I had lunch with a lawyer friend last week. She’s the friendliest, most helpful lawyer in town. Everyone goes to her for advice, which raised the question: “Do you ever feel exploited?”
On Tuesday my phone rang. It was an old acquaintance who runs events. Every time he comes to Sydney, he wants to get coffee. These meetings usually revolve around him bleeding me for every contact in my book. I hesitate before answering. Do I have the time for this today?
This got me thinking about the concept of “value exchange”. In my career, people have been incredibly generous.
I wouldn’t have been able to build businesses or raise capital without advice, introductions and generosity from a lot of people, from junior assistants to CEOs of major companies. Most of them provided much more value to me than I’ve given back to them.
But are there rules for value exchange? When you repeatedly ask someone for advice or introductions, is there an expectation that you’ll return the favour, if asked? When I provide value to others, what do I expect back?
At Zambesi, we used to send out weekly email newsletters to promote our workshops and corporate training. Every time I’d hit send on these emails, I felt like a salesperson. I knew they weren’t engaging and that people would unsubscribe. I tried different layouts and writing styles, but couldn’t escape the thought that my core message was spam.
One of our consultants, Tim Doyle, who runs marketing and strategy at Koala Mattress, told me: “Every interaction with your customer should be a value exchange. If you expect people to give you time to open and read your email newsletter, then you need to provide some value back.”
He suggested we create high-value articles that help our customers learn, and promote these instead of advertising courses. “If people feel like they get genuine value when they engage with your marketing, then they’ll be more likely to give you the time to consider your product.”
Everyone will want to position themselves at different points on the value exchange spectrum. Some people love being helpful and derive value in seeing others succeed. I often question whether I should have coffee with everyone who asks in order to pay back the support I’ve received from others. But with a young family and fledgling business, I just don’t have the time.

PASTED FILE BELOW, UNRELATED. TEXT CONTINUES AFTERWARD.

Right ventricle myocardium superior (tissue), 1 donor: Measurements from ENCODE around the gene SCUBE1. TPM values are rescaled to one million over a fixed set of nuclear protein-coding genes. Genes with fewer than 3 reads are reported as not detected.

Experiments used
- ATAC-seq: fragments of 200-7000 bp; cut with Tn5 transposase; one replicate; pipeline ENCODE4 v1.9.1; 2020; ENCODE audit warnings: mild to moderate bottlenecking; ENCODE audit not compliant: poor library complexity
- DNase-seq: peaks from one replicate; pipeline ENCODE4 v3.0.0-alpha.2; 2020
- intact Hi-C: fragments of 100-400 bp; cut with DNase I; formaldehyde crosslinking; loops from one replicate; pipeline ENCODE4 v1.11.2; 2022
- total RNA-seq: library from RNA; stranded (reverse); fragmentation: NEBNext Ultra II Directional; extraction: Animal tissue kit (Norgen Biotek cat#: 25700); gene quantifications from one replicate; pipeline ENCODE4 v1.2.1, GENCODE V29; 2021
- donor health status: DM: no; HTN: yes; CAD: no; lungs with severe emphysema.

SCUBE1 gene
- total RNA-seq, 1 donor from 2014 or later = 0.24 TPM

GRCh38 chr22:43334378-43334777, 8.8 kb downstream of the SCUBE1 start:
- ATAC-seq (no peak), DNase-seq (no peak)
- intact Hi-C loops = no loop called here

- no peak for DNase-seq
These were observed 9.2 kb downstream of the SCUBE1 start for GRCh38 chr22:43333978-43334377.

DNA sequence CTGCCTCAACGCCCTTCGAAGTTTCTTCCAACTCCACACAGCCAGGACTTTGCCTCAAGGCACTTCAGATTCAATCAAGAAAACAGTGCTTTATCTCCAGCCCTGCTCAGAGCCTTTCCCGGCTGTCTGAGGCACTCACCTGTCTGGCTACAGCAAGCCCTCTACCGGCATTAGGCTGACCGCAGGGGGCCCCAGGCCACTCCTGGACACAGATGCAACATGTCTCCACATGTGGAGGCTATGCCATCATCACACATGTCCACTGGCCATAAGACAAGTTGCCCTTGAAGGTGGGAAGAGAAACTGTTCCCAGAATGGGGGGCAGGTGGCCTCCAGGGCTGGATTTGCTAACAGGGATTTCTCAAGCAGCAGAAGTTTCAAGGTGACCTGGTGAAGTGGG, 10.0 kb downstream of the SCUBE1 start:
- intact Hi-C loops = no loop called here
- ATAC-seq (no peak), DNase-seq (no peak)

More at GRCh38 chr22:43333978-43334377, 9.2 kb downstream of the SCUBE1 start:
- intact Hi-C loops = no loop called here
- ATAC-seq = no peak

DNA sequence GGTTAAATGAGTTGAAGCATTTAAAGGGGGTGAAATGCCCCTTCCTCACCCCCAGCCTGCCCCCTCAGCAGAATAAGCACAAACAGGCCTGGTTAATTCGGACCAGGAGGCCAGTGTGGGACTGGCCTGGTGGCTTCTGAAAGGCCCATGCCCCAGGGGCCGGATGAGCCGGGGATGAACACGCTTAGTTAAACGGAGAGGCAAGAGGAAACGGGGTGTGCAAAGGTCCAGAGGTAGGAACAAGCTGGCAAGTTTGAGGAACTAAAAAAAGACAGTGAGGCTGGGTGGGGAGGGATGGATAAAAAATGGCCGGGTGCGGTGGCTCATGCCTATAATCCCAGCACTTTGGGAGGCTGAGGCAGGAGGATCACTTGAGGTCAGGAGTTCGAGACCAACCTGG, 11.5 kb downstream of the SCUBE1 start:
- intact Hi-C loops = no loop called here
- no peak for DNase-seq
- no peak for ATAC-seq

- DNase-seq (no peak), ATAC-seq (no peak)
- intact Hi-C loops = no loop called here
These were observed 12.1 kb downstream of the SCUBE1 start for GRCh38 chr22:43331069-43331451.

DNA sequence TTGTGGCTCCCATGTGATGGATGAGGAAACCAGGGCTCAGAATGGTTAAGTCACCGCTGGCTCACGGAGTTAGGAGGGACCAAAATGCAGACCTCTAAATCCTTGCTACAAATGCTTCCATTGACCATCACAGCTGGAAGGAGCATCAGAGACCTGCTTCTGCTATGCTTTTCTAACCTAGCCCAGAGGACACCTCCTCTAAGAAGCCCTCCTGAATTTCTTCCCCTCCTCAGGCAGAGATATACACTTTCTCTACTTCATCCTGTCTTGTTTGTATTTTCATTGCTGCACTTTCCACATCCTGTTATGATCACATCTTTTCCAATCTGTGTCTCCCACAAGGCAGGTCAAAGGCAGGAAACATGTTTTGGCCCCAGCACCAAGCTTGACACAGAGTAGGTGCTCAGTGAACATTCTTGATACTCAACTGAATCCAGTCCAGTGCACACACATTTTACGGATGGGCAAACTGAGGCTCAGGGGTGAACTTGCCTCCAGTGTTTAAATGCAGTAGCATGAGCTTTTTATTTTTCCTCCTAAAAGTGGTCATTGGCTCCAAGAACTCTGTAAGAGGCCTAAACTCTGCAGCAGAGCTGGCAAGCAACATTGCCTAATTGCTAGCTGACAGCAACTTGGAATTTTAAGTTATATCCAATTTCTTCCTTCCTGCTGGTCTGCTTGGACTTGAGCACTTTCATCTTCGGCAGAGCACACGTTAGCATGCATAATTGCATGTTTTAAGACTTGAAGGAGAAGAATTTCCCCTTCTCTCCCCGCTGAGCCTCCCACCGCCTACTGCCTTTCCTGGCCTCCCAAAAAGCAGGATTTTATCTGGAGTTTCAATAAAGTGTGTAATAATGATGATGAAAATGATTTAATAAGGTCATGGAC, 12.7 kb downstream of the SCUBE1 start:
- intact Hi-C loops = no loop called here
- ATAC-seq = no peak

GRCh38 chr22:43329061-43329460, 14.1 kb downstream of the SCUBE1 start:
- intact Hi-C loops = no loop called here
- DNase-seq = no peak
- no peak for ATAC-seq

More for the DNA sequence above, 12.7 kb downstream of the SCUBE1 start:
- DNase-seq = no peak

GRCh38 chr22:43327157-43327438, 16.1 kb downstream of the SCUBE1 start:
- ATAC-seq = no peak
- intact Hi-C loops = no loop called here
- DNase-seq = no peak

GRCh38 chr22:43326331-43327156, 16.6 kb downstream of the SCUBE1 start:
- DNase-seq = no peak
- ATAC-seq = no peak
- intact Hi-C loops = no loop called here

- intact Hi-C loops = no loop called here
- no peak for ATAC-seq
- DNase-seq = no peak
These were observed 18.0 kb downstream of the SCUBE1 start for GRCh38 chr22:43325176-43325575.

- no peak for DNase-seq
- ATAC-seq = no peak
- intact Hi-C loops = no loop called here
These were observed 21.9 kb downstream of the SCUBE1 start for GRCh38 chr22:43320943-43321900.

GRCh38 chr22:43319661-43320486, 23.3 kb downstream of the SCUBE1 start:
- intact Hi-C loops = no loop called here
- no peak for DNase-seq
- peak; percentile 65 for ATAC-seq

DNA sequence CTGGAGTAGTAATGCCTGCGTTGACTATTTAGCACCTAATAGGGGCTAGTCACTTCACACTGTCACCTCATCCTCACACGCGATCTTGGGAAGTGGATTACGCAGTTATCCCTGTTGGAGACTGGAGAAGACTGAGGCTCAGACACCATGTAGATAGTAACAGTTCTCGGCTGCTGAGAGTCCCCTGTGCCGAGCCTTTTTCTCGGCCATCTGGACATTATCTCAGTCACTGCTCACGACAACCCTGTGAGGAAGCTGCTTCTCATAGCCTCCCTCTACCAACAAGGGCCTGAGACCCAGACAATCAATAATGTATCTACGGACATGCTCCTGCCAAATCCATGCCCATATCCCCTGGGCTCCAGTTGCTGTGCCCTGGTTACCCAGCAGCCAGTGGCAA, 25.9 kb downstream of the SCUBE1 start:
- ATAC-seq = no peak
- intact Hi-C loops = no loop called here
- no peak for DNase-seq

Don’t be a ‘user’
It’s hard to evaluate the correct amount of value to exchange. As I ponder this conundrum, I’ve come up with some ideas.
“I wouldn’t have been able to build businesses or raise capital without advice, introductions and generosity from a lot of people.” Sally Elford / Alamy Stock Photo
My lawyer friend’s answer to the question about whether she felt exploited was: “Yes.” She described a recent event in Brisbane. “I was asked to speak at this event to help start-up founders. The organisers charged for tickets but didn’t offer to pay me anything or even cover the cost of my flights. I didn’t mind much because I like to support the entrepreneurs. But it hurt when the organiser didn’t promote my firm and actually recommended another lawyer to the group!”
She believes in paying it forward, but admits that sometimes people take advantage. “They’ll come in for free advice on strategy or capital raising over and over again. They’ll ask for feedback on their deck or introductions to investors, but then use a friend or family member for legal support.”
I should point out that this person loves to be of service, and in her experience “there are only 50 bad examples for every million good ones”.
My point is to be aware of your value exchange in every relationship. If someone is doing favours for you, then it’s nice to show loyalty in return.
Give as you take
Some years ago, Scott Farquhar at Atlassian was generous enough to take me out to lunch and give me some advice on building technology. He recommended three books and set up an introduction to a colleague.
I made sure that I ordered and read all three books and met with his colleague, who was also incredibly helpful. And I wrote back to Scott with notes on each book and a summary of what I’d achieved through the introduction.
Very successful people often get value for themselves by helping others. But they’ll only experience a sense of contribution if you actually use their help. It’s frustrating to give lots of time to someone who doesn’t listen or doesn’t take action.
Be aware of your position on the value exchange
There are unspoken value-exchange transactions going on all the time. Transactions between you and other individuals, between businesses and their customers, and between you and the karmic bank of professional interactions.
Deposits and withdrawals are monitored and it’s always best to be in the black. In my experience, helping people feels great, and unexpected good things can come from the connections you make.